BBC set to collaborate with European broadcasters to counter Netflix, Amazon Prime
Likely to showcase more content like ‘Luther’ and ‘Dr Who’ along with that being streamed on iPlayer
The BBC is set to forge stronger alliances with European public service broadcasters to counter competition posed by US streaming giants like Netflix and Amazon Prime.
BBC director general Lord Tony Hall, President of the European Broadcasting Union (which represents 117 public networks), will reportedly lead a movement for a stronger collaboration as European broadcasters have expressed their worry about the US video streaming companies pouring more funds into producing more content for local consumers.
BBC may now bring more content like ‘Luther’ and ‘Dr Who’, which are running on European platforms. They can also boost their content by introducing continental content that is streamed on iPlayer.
A statement issued by BBC said, “We and other public service broadcasters care passionately about homegrown content because it reflects the type of people in those countries. We want to see the broadcasters thrive and, of course, other countries in the EU want to see them thrive in a fast-changing market.”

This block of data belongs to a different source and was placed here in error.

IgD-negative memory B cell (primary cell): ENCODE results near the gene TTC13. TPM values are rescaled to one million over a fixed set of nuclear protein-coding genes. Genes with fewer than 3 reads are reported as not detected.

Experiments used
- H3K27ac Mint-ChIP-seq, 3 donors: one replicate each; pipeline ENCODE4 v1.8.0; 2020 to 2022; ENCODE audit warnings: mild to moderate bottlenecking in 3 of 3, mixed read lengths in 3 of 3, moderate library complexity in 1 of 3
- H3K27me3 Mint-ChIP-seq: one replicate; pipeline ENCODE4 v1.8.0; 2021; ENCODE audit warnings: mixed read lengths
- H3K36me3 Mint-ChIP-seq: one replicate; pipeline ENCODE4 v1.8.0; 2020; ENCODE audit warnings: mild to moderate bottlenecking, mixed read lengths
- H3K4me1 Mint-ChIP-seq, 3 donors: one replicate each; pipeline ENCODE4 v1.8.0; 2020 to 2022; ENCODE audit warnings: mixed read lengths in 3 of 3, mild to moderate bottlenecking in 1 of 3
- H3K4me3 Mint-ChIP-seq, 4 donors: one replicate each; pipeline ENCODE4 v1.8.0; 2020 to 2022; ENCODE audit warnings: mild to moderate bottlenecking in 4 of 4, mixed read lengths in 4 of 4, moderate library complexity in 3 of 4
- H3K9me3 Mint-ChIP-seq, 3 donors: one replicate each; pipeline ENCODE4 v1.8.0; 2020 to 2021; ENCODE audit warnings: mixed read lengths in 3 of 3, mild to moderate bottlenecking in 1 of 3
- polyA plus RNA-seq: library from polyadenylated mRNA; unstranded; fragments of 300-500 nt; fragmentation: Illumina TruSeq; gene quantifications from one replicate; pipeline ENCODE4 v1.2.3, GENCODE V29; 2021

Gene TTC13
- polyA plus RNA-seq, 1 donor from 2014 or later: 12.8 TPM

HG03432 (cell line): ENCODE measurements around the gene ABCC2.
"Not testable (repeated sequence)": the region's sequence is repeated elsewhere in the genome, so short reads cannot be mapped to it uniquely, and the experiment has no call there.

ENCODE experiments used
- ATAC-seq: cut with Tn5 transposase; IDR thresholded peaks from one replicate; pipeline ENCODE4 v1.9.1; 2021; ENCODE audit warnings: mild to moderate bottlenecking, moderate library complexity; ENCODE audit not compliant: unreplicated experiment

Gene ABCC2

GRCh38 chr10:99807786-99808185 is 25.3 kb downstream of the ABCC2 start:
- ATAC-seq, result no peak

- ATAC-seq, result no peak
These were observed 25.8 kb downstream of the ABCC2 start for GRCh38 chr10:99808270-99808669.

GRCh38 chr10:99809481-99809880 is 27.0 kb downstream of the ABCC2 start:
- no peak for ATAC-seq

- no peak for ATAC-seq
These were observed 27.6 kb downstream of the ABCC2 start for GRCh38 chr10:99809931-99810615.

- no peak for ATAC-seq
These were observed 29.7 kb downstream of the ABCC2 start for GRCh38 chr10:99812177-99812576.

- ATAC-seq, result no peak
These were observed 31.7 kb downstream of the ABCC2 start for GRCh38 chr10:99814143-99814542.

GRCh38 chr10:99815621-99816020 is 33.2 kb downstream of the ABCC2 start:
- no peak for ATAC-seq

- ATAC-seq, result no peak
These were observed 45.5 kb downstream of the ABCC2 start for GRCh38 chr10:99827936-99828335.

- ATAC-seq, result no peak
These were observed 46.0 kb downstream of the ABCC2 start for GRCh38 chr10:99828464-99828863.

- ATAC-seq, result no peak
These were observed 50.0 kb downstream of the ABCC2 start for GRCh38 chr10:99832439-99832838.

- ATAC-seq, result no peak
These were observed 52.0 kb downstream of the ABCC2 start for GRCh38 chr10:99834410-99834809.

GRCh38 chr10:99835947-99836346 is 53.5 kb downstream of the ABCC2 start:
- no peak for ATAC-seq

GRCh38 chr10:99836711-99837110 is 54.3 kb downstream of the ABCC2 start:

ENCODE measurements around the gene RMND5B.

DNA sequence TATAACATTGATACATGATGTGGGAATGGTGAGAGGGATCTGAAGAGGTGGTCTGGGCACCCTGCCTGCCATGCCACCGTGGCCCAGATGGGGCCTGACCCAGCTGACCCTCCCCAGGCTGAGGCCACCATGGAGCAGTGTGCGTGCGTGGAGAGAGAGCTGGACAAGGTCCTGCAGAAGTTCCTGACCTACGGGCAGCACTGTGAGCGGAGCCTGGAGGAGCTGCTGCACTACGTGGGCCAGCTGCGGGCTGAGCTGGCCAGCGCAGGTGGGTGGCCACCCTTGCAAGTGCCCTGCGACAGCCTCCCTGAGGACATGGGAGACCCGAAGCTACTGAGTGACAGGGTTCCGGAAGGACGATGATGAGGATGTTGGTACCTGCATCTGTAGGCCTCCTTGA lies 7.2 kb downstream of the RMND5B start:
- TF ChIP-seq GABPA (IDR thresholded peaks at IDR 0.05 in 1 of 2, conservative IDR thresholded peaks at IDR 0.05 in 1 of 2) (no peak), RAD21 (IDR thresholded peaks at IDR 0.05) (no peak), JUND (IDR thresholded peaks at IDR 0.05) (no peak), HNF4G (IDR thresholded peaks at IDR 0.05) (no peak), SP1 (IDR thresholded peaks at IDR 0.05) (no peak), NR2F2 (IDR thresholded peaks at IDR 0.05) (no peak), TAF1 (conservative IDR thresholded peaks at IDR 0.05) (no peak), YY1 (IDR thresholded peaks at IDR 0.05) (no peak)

Meanwhile, BBC has collaborated with commercial network ITV in the US for running video on-demand service Britbox that will provide consumers a digital catalogue of British content, both new and vintage.
It had tried to attempt a similar collaboration with Channel 4 in the UK almost a decade ago. However, Project Kangaroo could not be launched as it was blocked by the now defunct Competition Commission in 2009. UK’s TV regulator Ofcom has been now trying to put Project Kangaroo back on the agenda and has urged public service broadcasters to join in for protecting their businesses.
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